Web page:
Ahead of Wednesday’s market closure for Juneteenth, the most relevant economic report was Retail Sales on Tuesday morning.  It came in slightly below forecast and the previous month was revised lower.   Rates responded by moving back toward recent lows, but not below them.

Some sources suggest mortgage rates are in fact at multi-month lows, but this relies on Freddie Mac’s weekly survey which is notorious for modest inconsistencies with reality due to the timing and methodology of the survey.  In both 10yr Treasury yields and mortgage rates, the reality has been more of a sideways fizzle as opposed to additional improvement.

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Apart from Retail Sales, Friday’s PMI data from S&P Global caused the most notable market reaction after coming in at the strongest levels in more than 2 years–albeit, just barely.

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Stronger economic data tends to coincide with rates moving up.  Using 10yr Treasury yields as a convenient intraday benchmark for mortgage rate momentum, we can see the impact relative to Retail Sales earlier in the week.  Neither were remotely on the scale of last week’s CPI data.  Additionally, they each argued opposite cases, thus helping the rate range remain subdued for now.

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In other words, most of June’s progress was already in place before this week began.  It gets rates within striking distance of a longer term uptrend–one that will be hard to definitively break unless June’s forthcoming economic data paints a picture of economic weakness and lower inflation.  It will be several weeks before most of June’s data starts coming in.

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While the rest of this week’s data didn’t necessarily move markets, much of it was housing-focused.  New Residential Construction is measured at several stages with building permits and housing starts (the start of the physical construction process) being the two main headlines.  Both have been trending gently lower (but remain elevated compared to the pre-pandemic levels) and this week’s update was no exception.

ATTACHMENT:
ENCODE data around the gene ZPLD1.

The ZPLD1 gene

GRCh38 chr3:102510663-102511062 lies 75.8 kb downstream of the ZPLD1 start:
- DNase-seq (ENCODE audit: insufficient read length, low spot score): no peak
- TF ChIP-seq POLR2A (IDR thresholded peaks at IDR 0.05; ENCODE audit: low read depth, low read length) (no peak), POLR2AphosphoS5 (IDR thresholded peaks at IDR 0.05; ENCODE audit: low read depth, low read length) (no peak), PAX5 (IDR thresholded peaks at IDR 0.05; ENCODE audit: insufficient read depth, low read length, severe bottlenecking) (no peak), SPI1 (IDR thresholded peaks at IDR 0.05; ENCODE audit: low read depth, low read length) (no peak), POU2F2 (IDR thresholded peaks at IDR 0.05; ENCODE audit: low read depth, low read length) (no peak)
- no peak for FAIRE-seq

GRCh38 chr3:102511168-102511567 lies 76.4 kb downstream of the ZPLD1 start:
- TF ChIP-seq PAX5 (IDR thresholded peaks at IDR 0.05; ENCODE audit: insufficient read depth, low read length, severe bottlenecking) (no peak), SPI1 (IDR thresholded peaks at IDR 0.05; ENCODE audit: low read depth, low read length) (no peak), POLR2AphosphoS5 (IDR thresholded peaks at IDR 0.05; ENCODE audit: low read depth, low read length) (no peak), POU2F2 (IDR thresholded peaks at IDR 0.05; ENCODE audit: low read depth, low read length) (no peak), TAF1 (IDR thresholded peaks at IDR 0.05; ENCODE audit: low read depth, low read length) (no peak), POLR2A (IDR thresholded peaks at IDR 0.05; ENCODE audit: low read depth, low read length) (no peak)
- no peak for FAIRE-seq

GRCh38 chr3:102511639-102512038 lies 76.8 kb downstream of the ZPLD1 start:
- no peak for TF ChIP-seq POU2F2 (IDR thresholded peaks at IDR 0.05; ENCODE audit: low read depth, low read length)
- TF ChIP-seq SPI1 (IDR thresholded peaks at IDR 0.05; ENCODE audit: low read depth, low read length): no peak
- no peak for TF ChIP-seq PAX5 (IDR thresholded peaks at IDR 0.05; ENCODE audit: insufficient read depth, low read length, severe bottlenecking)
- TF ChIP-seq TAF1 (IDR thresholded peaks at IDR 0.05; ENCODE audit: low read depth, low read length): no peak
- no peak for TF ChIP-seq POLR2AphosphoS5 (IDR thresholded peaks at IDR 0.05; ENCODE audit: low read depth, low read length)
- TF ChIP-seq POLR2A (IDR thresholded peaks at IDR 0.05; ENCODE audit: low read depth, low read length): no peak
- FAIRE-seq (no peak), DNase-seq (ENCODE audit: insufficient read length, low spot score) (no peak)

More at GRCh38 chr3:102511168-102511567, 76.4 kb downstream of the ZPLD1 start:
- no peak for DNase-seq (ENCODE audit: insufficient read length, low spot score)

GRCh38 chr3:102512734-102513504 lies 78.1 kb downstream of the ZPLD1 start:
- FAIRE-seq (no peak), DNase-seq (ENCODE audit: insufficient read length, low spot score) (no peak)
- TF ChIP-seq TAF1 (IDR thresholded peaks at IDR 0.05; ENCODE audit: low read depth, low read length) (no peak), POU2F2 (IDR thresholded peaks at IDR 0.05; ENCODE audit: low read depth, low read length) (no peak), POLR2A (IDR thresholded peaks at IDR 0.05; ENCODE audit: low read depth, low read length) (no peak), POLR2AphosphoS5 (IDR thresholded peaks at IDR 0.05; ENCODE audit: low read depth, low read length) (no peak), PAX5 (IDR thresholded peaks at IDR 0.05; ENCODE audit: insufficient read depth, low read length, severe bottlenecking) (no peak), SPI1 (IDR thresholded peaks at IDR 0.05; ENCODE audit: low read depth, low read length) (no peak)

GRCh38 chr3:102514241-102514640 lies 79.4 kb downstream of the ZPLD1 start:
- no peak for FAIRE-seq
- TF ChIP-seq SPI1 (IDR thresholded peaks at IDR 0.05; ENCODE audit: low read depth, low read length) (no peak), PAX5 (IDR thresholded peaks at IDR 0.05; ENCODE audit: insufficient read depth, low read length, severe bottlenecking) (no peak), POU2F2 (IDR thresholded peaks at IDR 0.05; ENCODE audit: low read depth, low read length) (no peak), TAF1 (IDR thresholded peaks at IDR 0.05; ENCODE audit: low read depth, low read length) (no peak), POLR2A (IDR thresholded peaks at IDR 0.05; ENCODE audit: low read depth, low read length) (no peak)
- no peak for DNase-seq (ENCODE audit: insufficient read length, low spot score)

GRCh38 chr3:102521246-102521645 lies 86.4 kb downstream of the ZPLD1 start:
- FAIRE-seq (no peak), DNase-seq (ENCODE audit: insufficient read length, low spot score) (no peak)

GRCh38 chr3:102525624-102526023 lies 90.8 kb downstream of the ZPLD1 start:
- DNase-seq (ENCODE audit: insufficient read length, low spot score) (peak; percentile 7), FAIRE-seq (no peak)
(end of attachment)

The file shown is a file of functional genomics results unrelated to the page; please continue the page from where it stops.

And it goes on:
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The National Association of Homebuilders (NAHB) also released its Housing Market Index which is essentially builder confidence.  In general, the high rate/low affordability environment continues weighing on builders, forcing them to cut prices and/or offer additional incentives.

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Existing Home Sales are much more sensitive to the post-pandemic rate volatility and have been doing much worse than new construction as a result.  This week’s update did little to change that, but didn’t offer any fireworks relative to expectations.

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The more interesting consideration for home sales is a potential future with another move toward lower rates.  The last notable rate rally resulted in a clear response from the housing market.  The upcoming data in early July will determine whether rates are able to challenge the bigger picture uptrend.  While that challenge could go either way, if it’s successful, it suggests a meaningful uptick in housing activity.

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